Core Vinyasa Yoga 101

Core Vinyasa Yoga is the culmination of 25 years of being a fitness/yoga teacher and educator. This style of yoga includes and trancends traditional teaching methodology to provide the student with a way of moving and breathing that supports the interconnection and intercommunication of the 'whole' body & mind for stability, mobility, detoxification, energy, strength, balance, mental calmness , clarity and joy.

How is Core Vinyasa Yoga different to other Yoga styles?

In a nutshell:

*Core support is not just about the abdominal muscles. Abdominal muscles are part of a whole interconnected stability system.

*Nothing exists in isolation. Your muscles are interconnected through lines, or meridians of fascia (connective webbing tissues). These lines run through your whole body like a web and intercommunicate so your body can take the path of least effort in all movement.  

*Using abdominal muscles without the next muscle line can compromise the integrity of your spinal curves in yoga posture, causing stress and strain. Cues like 'navel to spine, tuck tail etc can exacerbate this.

*Fascia loves non linear, varied, rhythmic movement and it's juicyness and springyness is key to ageing gracefully (not drying out!) and injury repair. 

*Each major line does something different:  forward bend is front body line, back bend is back body line, side bend is side body line, and such.

*The front and back body lines, especially the back line, are the ones we predominate in gym training and traditional yoga alignment teachings (think Inhaling up from a forward bend into Mountain Pose or a deadlift at the gym), this can be problematic, since these lines are particularly compressive for the lumbar spine, sacroiliac (SI) joint, and pelvic joints.

*Most yoga and fitness regimes predominalty use back and front lines. This can wear and tear not only these areas, but your knees, wrists, neck, shoulders—all joints that have to compensate for the increased pressure due to superficial support and lack of true core support.

*This Deep Core  line includes the major areas of the toes, inner arches, inner ankles, behind the shins, inner thighs, psoas, quadratus lumborum, pelvic floor and pelvic diaphragm, breathing diaphragm, and tongue.

*Simply put, your Deep Core line is your deepest, innermost, head to toe support structure which will create both strength and ease of movement.  The deep core line holds you up most naturally and powerfully. Most people's deep core line lies dormant while superficial muscles overwork, creating imbalances and tension.

The Science behind Core Vinyasa Yoga

In the field of anatomy and research we now know, there is clearly NO correlation between strengthening the abdominal muscles, and less back pain. That whole core stability altar we’ve all been worshipping at for years (myself included!) turns out has been a wild misinterpretation and misapplication of the data.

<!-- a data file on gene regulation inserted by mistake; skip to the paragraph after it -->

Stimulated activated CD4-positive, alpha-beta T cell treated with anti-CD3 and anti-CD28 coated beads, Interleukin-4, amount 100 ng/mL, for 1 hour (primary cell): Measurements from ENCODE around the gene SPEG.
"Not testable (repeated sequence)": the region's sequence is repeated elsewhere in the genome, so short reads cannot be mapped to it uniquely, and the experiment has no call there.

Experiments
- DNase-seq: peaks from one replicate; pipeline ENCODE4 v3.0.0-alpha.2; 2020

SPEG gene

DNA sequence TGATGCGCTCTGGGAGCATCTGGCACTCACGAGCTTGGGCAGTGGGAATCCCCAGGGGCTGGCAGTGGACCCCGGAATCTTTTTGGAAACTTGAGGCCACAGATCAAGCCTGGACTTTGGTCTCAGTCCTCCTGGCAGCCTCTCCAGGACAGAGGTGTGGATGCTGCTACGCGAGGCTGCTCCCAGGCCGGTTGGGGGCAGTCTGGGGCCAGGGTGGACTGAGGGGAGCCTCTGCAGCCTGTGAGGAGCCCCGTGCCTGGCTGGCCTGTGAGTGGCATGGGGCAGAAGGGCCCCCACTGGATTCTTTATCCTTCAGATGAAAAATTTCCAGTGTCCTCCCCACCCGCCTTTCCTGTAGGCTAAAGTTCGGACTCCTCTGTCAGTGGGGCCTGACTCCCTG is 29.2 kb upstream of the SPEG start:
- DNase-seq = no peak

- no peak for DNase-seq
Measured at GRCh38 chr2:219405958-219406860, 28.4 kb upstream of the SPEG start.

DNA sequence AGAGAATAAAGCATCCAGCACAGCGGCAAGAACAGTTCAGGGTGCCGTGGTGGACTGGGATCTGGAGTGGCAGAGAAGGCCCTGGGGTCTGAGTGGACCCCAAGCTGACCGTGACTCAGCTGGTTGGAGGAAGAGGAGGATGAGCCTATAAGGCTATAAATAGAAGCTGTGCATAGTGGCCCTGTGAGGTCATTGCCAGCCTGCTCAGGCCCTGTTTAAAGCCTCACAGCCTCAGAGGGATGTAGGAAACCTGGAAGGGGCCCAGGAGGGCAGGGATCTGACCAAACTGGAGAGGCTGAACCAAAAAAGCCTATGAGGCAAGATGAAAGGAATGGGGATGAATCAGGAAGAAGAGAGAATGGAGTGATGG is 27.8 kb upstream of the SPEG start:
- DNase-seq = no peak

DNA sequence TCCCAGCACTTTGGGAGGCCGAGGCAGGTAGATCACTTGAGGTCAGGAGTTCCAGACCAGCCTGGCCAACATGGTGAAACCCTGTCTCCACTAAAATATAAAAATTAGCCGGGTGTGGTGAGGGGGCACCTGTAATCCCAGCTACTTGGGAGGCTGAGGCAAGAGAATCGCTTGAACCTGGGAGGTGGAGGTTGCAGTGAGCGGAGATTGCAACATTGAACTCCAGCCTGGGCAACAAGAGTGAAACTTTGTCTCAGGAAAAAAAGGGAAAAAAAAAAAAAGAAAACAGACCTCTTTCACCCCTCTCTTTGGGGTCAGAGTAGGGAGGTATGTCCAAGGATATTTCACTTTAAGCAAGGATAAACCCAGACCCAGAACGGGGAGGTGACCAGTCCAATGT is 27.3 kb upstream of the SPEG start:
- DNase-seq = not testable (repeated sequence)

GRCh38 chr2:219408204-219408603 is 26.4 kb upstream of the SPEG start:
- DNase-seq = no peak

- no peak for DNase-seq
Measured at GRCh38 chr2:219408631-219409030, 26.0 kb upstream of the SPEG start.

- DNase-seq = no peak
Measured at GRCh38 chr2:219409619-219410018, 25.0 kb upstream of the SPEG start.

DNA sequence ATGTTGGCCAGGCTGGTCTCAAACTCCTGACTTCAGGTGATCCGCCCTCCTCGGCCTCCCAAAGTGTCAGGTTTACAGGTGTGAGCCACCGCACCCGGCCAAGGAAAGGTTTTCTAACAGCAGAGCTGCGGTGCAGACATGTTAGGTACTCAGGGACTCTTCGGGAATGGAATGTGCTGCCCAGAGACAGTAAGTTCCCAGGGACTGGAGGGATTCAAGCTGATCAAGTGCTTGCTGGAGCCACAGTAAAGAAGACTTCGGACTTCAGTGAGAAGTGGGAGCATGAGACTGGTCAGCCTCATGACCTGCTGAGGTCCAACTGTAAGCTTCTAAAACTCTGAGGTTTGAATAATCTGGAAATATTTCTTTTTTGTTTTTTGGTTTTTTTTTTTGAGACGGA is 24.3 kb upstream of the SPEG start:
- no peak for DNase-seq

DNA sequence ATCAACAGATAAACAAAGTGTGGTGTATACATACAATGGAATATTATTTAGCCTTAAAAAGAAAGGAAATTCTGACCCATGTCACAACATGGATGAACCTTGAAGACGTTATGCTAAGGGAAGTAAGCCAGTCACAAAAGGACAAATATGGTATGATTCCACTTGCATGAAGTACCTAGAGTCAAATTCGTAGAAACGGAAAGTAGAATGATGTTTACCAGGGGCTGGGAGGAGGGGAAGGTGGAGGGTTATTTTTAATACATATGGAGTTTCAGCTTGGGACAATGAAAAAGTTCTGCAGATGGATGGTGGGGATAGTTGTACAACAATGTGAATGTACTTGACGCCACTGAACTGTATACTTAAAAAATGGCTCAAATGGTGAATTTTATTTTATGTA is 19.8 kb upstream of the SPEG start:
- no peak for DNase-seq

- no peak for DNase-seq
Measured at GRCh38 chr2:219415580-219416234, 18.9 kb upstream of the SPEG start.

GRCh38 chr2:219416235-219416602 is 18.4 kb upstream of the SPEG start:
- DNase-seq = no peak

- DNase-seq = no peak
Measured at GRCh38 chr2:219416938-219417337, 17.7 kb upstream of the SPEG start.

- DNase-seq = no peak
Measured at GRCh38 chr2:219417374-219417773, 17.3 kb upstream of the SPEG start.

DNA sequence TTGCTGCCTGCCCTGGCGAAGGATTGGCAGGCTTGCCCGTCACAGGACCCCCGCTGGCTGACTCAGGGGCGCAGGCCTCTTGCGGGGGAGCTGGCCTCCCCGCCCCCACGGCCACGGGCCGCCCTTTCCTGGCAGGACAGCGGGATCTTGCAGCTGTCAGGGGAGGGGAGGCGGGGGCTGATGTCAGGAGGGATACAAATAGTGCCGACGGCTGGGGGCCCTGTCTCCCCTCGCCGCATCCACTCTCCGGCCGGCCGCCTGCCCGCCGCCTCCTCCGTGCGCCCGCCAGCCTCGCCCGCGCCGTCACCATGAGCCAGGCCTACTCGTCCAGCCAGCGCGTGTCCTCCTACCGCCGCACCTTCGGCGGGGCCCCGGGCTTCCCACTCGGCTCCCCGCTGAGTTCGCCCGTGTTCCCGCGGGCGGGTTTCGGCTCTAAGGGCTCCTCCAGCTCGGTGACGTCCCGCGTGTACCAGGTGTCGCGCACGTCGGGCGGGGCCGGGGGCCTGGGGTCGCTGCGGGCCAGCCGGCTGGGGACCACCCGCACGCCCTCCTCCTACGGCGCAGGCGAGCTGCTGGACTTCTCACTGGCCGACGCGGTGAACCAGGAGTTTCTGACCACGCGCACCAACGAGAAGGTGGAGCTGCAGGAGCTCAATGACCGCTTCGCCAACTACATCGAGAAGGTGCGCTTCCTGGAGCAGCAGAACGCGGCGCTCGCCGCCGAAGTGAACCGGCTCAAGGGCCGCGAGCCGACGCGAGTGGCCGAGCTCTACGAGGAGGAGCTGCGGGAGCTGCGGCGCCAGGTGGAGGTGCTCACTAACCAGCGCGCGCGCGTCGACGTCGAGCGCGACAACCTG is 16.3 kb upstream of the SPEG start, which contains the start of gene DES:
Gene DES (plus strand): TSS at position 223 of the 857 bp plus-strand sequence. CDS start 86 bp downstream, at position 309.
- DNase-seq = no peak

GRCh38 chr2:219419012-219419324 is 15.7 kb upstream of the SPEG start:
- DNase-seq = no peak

Unfortunately, the idea that the spine is ‘unstable’ has fostered the concept of needing ‘core stability’ – and this has more often than not come to mean ‘not letting it move’.  It’s a myth that having strong abs will stabilise our spines and make our back problems go away, and in fact, since overly using the superficial abs can compress down the spine and sacroiliac (SI) joints, it’s found to actually cause more back pain & less mobility.  This can create dysfunctional breathing patterns, stress urinary incontinence and the inability to ‘extend up’ against gravity resulting in spinal and vital organ compression.

For over two decades, I have been teaching movement classes to groups and individuals, I have been immersed in many yoga styles.  I have delved into anatomy, physics and biomechanics study with leading experts in the field.  I now, can see more clearly why many students ( myself included!) are getting strained and pained, or just not benefiting in ways they could be from all the hours on the mat. Outdated and potentially harmful miscues such as  ‘pulling in’,  ‘holding’,  'bracing' and 'tucking' are still common in many yoga classes and are counterproductive to a body, mind and breath that is 'at ease' and united.

Core Vinyasa Yoga is transitional practice. Transitions tend to be overlooked or not taught at all in many teacher trainings and classes.  Transitions are everything! How you transition in & out of postures either activates the deep core line or it doesn't, this profoundly influences your experience in the postures.  My focal point is on the transition and breath into each posture, in a very specific order to activate the deep core line - giving you deep strength, power and fluidity, from the inside out.  The path of effortless action.

Core Vinyasa Yoga will turbo charge your time on the mat,  awakening a reservoir of inner strength & power so you can enjoy yoga through the years and live empowered , creative and healthy life for years to come.

References:

Tom Myers , Anatomy Trains

The Myth of Core Stability